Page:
• Hand-held sparklers burn at more than 1,200 °F and cause 3rd degree burns in seconds.  As a comparison, wood ignites at 356 F.
  • If you decide to use sparklers, place discarded sparkler wires in a metal bucket filled with water.
  • Sparklers account for roughly one-quarter (25%) of emergency room fireworks injuries.
  • After the fireworks display, children should never pick up fireworks that may be left over since they may still be active.
  • Adults should not use alcohol with fireworks.
  • Follow the local ordinance and state law regarding the use of consumer fireworks.
  • Leave pets at home and keep them inside during fireworks displays.

To learn more about the new state law and your local ordinance pertaining to fireworks, click here.

E.S.C.A.P.E. Fire Safety urges Michiganders to use common sense, be aware of your surroundings and follow safety rules this Fourth of July during holiday celebrations Where You Live!

 

 



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On May 18, 2019, Lt. Michael McLeieer from the Olivet Fire Department in Eaton County and the President and founder of E.S.C.A.P.E. Inc. was elected President of the Michigan State Firemen’s Association at the 144th Annual Conference held in Frankenmuth.  He also is the Program Coordinator of the WOTV Operation Save A Life program.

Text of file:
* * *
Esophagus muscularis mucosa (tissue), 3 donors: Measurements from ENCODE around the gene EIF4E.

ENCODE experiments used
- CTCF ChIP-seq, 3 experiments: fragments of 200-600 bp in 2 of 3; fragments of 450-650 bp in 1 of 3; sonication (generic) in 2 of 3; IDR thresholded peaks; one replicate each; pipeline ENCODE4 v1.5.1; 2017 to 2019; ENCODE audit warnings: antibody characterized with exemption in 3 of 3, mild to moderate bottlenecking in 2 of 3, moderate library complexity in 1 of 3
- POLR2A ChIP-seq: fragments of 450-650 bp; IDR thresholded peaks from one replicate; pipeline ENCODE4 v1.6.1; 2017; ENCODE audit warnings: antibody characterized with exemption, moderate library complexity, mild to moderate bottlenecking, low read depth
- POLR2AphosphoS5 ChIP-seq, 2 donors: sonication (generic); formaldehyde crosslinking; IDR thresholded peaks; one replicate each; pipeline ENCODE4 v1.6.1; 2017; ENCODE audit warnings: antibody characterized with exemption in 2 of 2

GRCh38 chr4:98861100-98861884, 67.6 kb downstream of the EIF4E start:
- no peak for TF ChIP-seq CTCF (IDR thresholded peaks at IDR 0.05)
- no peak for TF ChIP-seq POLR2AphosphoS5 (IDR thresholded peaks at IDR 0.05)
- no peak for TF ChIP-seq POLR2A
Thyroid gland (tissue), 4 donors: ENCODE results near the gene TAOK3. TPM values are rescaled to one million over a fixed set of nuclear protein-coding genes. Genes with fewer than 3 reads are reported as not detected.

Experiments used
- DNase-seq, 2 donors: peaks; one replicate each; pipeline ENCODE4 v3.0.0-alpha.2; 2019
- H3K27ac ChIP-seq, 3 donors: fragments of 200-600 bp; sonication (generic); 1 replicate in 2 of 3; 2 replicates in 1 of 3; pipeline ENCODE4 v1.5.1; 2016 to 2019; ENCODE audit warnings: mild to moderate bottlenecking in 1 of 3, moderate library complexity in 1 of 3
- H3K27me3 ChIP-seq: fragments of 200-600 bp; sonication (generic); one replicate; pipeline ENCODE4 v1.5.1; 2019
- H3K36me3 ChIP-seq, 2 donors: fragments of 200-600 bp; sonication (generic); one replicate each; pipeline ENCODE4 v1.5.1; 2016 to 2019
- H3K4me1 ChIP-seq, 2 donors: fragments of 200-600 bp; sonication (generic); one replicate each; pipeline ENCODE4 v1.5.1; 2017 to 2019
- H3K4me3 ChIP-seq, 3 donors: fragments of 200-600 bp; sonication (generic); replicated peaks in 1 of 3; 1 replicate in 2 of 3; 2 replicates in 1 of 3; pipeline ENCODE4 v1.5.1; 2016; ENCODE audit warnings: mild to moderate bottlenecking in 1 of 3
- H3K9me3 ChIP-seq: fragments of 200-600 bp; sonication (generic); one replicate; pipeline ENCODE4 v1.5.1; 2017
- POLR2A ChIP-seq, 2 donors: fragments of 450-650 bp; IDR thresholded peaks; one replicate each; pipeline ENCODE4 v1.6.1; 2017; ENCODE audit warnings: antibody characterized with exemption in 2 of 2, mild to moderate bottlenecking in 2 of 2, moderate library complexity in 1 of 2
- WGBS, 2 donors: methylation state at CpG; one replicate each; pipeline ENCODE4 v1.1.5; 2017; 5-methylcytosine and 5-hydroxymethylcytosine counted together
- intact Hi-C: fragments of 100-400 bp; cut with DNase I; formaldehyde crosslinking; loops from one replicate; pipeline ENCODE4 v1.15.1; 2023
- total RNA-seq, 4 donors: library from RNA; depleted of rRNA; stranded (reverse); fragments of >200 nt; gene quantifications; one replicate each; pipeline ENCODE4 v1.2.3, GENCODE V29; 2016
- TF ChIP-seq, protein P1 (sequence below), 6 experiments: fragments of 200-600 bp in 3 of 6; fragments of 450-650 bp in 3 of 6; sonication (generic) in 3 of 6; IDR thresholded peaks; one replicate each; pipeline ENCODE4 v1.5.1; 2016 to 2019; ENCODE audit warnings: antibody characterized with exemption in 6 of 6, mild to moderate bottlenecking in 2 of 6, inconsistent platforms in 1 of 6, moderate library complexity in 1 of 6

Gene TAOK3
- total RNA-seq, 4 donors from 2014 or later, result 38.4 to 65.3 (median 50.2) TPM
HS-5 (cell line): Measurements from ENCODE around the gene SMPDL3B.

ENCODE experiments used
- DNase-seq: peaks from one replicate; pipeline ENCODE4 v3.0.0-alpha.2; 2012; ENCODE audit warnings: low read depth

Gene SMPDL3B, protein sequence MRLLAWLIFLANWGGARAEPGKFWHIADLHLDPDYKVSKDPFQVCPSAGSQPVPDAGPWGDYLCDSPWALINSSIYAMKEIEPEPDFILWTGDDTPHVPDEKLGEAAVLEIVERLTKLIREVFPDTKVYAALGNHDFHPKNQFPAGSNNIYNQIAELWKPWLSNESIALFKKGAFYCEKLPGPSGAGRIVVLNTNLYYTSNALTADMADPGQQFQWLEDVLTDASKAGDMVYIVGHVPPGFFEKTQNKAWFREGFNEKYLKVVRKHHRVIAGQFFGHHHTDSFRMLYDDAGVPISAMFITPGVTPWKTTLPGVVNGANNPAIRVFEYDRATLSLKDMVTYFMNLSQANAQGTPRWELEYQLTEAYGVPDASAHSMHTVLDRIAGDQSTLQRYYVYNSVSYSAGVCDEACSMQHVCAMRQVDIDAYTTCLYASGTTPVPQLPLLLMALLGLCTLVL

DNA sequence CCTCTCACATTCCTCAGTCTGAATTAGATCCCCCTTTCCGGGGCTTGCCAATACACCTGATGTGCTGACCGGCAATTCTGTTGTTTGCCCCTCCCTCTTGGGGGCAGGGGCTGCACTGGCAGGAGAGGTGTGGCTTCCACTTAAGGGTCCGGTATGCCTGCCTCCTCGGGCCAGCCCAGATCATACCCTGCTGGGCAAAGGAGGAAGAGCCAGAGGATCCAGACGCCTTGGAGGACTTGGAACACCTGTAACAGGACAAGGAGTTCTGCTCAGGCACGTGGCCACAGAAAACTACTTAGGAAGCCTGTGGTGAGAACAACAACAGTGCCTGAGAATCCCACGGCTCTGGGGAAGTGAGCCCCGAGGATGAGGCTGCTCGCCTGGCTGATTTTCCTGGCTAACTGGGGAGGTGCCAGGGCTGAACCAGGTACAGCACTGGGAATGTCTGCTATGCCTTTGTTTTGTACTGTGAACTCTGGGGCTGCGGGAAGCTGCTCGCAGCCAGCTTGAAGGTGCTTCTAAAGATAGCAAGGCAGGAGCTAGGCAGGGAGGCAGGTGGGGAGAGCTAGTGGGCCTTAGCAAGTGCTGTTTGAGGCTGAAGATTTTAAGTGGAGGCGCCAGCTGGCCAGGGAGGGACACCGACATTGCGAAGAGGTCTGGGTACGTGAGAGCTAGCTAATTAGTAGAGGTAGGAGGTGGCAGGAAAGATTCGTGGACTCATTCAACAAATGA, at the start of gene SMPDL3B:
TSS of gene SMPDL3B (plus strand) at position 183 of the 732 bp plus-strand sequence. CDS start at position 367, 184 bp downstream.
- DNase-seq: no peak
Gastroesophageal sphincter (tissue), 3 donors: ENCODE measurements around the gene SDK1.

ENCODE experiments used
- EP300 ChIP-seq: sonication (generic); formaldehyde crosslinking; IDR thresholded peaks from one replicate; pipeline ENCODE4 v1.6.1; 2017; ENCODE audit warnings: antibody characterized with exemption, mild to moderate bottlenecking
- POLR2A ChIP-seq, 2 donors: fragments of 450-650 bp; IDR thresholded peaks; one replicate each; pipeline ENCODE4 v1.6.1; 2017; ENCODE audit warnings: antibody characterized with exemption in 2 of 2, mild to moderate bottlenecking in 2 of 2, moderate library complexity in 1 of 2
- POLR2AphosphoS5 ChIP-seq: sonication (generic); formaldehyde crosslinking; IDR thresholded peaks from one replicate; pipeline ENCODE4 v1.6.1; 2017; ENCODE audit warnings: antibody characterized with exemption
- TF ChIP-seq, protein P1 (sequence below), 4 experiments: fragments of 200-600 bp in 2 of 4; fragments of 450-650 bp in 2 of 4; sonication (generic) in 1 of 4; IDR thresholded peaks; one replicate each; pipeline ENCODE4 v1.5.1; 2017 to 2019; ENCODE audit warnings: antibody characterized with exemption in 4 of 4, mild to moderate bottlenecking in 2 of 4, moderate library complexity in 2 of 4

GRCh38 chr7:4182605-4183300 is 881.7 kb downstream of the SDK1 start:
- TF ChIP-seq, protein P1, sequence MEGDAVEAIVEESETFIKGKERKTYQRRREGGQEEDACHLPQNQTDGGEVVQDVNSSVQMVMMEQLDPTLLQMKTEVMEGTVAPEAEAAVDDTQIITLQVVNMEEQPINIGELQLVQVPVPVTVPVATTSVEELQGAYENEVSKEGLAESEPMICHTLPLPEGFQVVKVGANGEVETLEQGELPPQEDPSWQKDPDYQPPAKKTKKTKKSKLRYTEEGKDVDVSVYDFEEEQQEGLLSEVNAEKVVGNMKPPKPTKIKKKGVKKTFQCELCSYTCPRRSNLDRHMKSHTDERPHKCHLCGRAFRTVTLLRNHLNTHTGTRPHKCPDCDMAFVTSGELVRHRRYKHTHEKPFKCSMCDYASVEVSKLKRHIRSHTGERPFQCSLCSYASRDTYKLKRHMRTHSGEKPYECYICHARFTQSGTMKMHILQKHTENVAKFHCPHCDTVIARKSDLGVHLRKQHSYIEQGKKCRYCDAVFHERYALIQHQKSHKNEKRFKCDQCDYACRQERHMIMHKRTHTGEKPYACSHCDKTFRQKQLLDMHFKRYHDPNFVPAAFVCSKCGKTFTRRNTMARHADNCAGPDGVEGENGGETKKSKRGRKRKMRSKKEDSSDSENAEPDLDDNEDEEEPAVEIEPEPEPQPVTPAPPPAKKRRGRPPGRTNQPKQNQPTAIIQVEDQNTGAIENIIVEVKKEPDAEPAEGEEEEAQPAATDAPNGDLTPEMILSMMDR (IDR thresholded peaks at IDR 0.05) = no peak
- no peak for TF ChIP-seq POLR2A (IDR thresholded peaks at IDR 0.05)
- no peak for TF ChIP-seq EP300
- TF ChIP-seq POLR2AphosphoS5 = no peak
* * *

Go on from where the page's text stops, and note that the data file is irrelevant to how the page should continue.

McLeieer will be providing guidance and vision as he and the MSFA Executive Board implement strategies to provide the tools for firefighters and fire departments throughout Michigan to keep their communities safe, healthy, prepared and resilient.

Michigan continues to be a leading state in the country for civilian fire deaths in the home.  There is also a shortage of firefighter candidates in many communities throughout the state.  The recruitment and retention of qualified firefighters is essential to maintaining a safe and healthy community.  That’s why the MSFA has partnered with the National Volunteer Fire Council by supporting its national initiative called Make Me A Firefighter, said McLeieer